Y

**No. 2-59
**

**Gate Logic: Two-Level Simplification
Design Example: Binary-Coded Decimal (BCD) Increment By 1
**

**W =
**

**X =
**

**Y =
**

**Z =
**

AB 00 01 11 10

0 0 X 1

0 0 X 0

0 1 X X

0 0 X X

00

01

11

10 C

CD

A

D

B

AB 00 01 11 10

0 1 X 0

0 1 X 0

1 0 X X

0 1 X X

00

01

11

10 C

CD

A

D

B

AB 00 01 11 10

0 0 X 0

1 1 X 0

0 0 X X

1 1 X X

00

01

11

10 C

CD

A

D

B

AB 00 01 11 10

1 1 X 1

0 0 X 0

0 0 X X

1 1 X X

00

01

11

10 C

CD

A

D

B

Z Y

X W

**No. 2-60
**

**Gate Logic: Two-Level Simplification
**

**W = B C D + A D'
**

**X = B C' + B D' + B' C D
**

**Y = A' C' D + C D'
**

**Z = D'
**

AB 00 01 11 10

0 0 X 1

0 0 X 0

0 1 X X

0 0 X X

00

01

11

10 C

CD

A

D

B

AB 00 01 11 10

0 1 X 0

0 1 X 0

1 0 X X

0 1 X X

00

01

11

10 C

CD

A

D

B

AB 00 01 11 10

0 0 X 0

1 1 X 0

0 0 X X

1 1 X X

00

01

11

10 C

CD

A

D

B

AB 00 01 11 10

1 1 X 1

0 0 X 0

0 0 X X

1 1 X X

00

01

11

10 C

CD

A

D

B

Z Y

X W

**No. 2-61
**

**Gate Logic: Two Level Simplification
Definition of Terms
**

*implicant*: single element of the ON-set or any group of elements
that can be combined together in a K-map (= adjacency plane)

*prime implicant*: implicant that cannot be combined with another
implicant to eliminate a term

*essential prime implicant*: if an element of the ON-set is covered by
a single prime implicant, it is an essential prime

*Objective:
*

**grow implicants into prime implicants
**

**cover the ON-set with as few prime implicants as possible
**

**essential primes participate in ALL possible covers**

**No. 2-62
**

**Gate Logic: Two Level Simplication
Examples to Illustrate Terms
**

**6 Prime Implicants:
A' B' D, B C', A C, A' C' D, A B, B' C D
**

**Essential
**

**Minimum cover = essential implicants
+ one more prime implicant
= B C' + A C + A' B' D
**

**5 Prime Implicants:
B D, A B C', A C D, A' B C, A' C' D
**

**essential
**

**Essential implicants form minimum cover
= A B C‘ + A C D + A' B C + A' C' D
**

AB 00 01 11 10

0 1 1 0

1 1 1 0

1 0 1 1

0 0 1 1

00

01

11

10 C

CD

A

D

B

AB 00 01 11 10

0 0 1 0

1 1 1 0

0 1 1 1

0 1 0 0

00

01

11

10 C

CD

A

D

B

**No. 2-63
**

**Gate Logic: Two Level Simplification
More Examples
**

**Prime Implicants:
B D, C D, A C, B' C
**

**essential
**

**Essential primes form the minimum cover
= BD + AC + B' C
**

AB 00 01 11 10

0 0 0 0

0 1 1 0

1 1 1 1

1 0 1 1

00

01

11

10 C

CD

A

D

B

**No. 2-64
**

**Gate Logic: Two-Level Simplification
Algorithm: Minimum Sum of Products Expression from a K-Map
**

**Step 1: Choose an element of ON-set not already covered by an implicant
**

**Step 2: Find "maximal" groupings of 1's and X's adjacent to that element.
Remember to consider top/bottom row, left/right column, and
corner adjacencies. This forms prime implicants (always a power
of 2 number of elements).
**

**Repeat Steps 1 and 2 to find all prime implicants
**

**Step 3: Revisit the 1's in the K-map. If covered by a single prime
implicant, it is essential, and participates in final cover. The 1's it
covers do not need to be revisited
**

**Step 4: If there remain 1's not covered by essential prime implicants, then
select the smallest number of prime implicants that cover the
remaining 1's**

**No. 2-65
**

**Gate Logic: Two Level Simplification
Example: f(A,B,C,D) = m(4,5,6,8,9,10,13) + d(0,7,15)
**

**Initial K-map
**

AB 00 01 11 10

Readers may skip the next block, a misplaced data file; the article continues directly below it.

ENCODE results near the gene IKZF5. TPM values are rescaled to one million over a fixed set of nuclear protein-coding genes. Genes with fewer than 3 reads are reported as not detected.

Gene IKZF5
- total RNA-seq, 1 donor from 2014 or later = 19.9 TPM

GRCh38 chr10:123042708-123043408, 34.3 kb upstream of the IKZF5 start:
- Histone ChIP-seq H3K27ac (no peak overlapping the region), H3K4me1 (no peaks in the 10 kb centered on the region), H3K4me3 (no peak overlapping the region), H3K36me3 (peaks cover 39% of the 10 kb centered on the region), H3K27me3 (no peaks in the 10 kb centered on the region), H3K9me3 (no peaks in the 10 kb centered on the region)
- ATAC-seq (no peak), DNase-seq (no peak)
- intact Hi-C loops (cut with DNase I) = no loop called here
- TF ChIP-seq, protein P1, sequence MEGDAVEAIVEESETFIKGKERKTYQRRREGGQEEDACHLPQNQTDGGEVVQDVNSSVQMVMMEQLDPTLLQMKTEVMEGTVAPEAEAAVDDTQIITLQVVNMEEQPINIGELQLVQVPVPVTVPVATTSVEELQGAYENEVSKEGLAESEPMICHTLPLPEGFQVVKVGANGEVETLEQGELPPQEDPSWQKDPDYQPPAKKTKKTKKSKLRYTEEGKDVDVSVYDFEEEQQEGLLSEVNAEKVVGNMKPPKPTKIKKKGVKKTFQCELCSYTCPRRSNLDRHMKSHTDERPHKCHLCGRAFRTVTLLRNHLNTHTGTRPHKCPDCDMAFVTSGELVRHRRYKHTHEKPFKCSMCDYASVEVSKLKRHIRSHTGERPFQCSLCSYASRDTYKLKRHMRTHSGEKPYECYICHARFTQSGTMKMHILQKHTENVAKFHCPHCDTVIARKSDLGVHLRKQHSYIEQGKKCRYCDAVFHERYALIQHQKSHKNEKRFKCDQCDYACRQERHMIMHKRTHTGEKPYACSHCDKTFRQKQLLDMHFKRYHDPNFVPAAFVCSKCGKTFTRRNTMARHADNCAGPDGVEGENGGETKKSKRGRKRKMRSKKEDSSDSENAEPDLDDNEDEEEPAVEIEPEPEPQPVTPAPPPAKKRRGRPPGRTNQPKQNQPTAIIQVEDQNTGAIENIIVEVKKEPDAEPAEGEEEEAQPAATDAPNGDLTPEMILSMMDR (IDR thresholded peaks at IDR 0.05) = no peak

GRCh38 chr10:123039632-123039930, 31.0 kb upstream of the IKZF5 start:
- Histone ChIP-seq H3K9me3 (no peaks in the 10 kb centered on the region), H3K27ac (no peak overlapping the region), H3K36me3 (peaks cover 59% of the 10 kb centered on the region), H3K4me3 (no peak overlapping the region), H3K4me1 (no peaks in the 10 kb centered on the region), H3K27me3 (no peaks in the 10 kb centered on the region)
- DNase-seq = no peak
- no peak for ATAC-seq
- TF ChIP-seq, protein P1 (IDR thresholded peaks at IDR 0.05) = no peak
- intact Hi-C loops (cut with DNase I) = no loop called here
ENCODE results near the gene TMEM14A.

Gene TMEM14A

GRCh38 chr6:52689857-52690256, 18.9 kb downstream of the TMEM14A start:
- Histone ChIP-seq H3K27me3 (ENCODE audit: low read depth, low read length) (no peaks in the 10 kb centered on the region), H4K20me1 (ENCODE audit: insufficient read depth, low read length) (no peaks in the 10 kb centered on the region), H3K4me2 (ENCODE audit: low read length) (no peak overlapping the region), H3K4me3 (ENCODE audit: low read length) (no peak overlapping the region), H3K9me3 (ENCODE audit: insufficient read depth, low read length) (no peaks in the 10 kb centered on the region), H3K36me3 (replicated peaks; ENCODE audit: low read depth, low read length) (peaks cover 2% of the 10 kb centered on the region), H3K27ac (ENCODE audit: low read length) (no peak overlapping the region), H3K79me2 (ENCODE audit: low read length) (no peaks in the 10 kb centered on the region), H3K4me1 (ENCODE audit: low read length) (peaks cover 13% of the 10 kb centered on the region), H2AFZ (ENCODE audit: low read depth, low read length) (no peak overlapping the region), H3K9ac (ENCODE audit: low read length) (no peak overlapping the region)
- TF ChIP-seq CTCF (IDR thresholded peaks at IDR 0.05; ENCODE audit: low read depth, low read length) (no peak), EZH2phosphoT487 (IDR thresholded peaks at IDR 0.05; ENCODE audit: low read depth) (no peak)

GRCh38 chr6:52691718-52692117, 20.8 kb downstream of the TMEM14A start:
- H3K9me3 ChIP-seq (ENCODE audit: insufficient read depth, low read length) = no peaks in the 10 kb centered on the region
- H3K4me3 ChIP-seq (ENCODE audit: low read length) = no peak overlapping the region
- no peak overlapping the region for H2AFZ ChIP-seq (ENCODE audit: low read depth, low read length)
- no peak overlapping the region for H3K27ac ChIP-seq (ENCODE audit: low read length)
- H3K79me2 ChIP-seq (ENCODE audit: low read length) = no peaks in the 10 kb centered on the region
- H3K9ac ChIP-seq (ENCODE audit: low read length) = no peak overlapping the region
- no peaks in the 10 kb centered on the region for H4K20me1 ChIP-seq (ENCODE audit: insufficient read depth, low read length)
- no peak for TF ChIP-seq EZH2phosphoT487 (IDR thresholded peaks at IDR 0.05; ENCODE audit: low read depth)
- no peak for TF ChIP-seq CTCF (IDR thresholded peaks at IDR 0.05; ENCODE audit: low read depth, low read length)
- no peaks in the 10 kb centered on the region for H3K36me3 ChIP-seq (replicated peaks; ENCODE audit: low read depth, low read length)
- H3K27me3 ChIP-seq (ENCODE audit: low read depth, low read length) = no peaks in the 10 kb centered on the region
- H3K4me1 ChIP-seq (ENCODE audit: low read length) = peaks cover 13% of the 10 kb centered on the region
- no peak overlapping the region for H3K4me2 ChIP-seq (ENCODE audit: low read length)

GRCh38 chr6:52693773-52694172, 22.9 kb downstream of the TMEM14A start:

X 1 0 1

0 1 1 1

0 X X 0

0 1 0 1

00

01

11

10 C

CD

A

D

B

**No. 2-66
**

**Gate Logic: Two Level Simplification
Example: f(A,B,C,D) = m(4,5,6,8,9,10,13) + d(0,7,15)
**

**Initial K-map Primes around
A' B C' D'
**

AB 00 01 11 10

X 1 0 1

0 1 1 1

0 X X 0

0 1 0 1

00

01

11

10 C

CD

A

D

B

AB 00 01 11 10

X 1 0 1

0 1 1 1

0 X X 0

0 1 0 1

00

01

11

10 C

CD

A

D

B

**No. 2-67
**

**Gate Logic: Two Level Simplification
Example: f(A,B,C,D) = m(4,5,6,8,9,10,13) + d(0,7,15)
**

**Initial K-map Primes around
A' B C' D'
**

**Primes around
A B C' D
**

AB 00 01 11 10

X 1 0 1

0 1 1 1

0 X X 0

0 1 0 1

00

01

11

10 C

CD

A

D

B

AB 00 01 11 10

X 1 0 1

0 1 1 1

0 X X 0

0 1 0 1

00

01

11

10 C

CD

A

D

B

AB 00 01 11 10

X 1 0 1

0 1 1 1

0 X X 0

0 1 0 1

00

01

11

10 C

CD A

D

B

**Note: don’t worry about the blue colored elements. I couldn’t
fix the figures.**

**No. 2-68
**

**Gate Logic: Two-Level Simplification
Example Continued
**

**Primes around
A B' C' D
**

AB 00 01 11 10

X 1 0 1

0 1 1 1

0 X X 0

0 1 0 1

00

01

11

10 C

CD

A

D

B

**No. 2-69
**

**Gate Logic: Two-Level Simplification
Example Continued
**

**Primes around
A B' C' D'
**

**Primes around
A B C' D
**

AB 00 01 11 10

X 1 0 1

0 1 1 1

0 X X 0

0 1 0 1

00

01

11

10 C

CD

A

D

B

AB 00 01 11 10

X 1 0 1

0 1 1 1

0 X X 0

0 1 0 1

00

01

11

10 C

CD

A

D

B

**No. 2-70
**

**Gate Logic: Two-Level Simplification
Example Continued
**

**Primes around
A B' C' D'
**

**Primes around
A B C' D
**

AB 00 01 11 10

X 1 0 1

0 1 1 1

0 X X 0

0 1 0 1

00

01

11

10 C

CD

A

D

B

AB 00 01 11 10

X 1 0 1

0 1 1 1

0 X X 0

0 1 0 1

00

01

11

10 C

CD

A

D

B

AB 00 01 11 10

X 1 0 1

0 1 1 1

0 X X 0

0 1 0 1

00

01

11

10 C

CD

A

D

B

**Essential Primes
with Min Cover
**

(each element covered once)

**No. 2-71
**

**Gate Logic: Two-Level Simplification
5-Variable K-maps
**

**f(A,B,C,D,E) = ****m(2,5,7,8,10,
13,15,17,19,21,23,24,29 31)
**

**=
**

BC DE

BC DE

A =0

A =1

00 01 11 10 00

01

11

10

00 01 11 10 00

01

11

10

0 4 12 8

1 5 13 9

3 7 15 11

2 6 14 10

16 20 28 24

17 21 29 25

19 23 31 27

18 22 30 26

1

00

1

10

1

10 BC

DE 00 01 11 00

01

11

10

A=0

BC DE 00 01 11

01

11

10

A=1

1 1

1

1 1

1

1 1

1 1 1

**No. 2-72
**

**Gate Logic: Two-Level Simplification
5-Variable K-maps
**

**f(A,B,C,D,E) = ****m(2,5,7,8,10,
13,15,17,19,21,23,24,29 31)
**

**= C E + A B' E + B C' D' E'
+ A' C' D E'
**

BC DE 00 01 11 10

00

01

11

10

A=0

BC DE 00 01 11 10

00

01

11

10

A=1

1 1

1

1

1 1

1

1

1 1 1

1 1 1

BC DE

BC DE